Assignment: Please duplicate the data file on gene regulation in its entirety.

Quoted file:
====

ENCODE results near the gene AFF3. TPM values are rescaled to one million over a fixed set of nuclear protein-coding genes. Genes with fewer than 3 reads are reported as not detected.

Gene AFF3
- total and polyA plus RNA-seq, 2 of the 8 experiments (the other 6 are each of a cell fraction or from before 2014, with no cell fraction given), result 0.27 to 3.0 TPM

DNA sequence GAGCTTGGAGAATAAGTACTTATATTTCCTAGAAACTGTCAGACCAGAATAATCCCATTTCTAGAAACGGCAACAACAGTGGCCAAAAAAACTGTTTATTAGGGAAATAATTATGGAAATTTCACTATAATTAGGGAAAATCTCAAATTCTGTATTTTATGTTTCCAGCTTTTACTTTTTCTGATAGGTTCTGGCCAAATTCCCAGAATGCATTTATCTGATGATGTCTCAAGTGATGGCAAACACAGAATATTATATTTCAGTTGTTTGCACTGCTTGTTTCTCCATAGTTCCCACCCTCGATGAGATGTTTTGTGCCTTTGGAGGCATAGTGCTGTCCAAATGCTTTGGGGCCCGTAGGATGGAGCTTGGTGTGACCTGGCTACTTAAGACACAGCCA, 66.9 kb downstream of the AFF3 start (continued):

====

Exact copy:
ENCODE results near the gene AFF3. TPM values are rescaled to one million over a fixed set of nuclear protein-coding genes. Genes with fewer than 3 reads are reported as not detected.

Gene AFF3
- total and polyA plus RNA-seq, 2 of the 8 experiments (the other 6 are each of a cell fraction or from before 2014, with no cell fraction given), result 0.27 to 3.0 TPM

DNA sequence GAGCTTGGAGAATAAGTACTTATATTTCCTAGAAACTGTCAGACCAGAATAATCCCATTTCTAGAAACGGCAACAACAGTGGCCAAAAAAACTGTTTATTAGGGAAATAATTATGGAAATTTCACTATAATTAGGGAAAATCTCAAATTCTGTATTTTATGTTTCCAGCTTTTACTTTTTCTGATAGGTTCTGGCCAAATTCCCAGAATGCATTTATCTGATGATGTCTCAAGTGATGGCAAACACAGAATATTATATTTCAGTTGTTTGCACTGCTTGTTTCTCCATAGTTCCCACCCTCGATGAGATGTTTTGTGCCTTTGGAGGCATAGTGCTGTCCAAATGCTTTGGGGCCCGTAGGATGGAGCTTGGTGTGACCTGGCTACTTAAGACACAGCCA, 66.9 kb downstream of the AFF3 start (continued):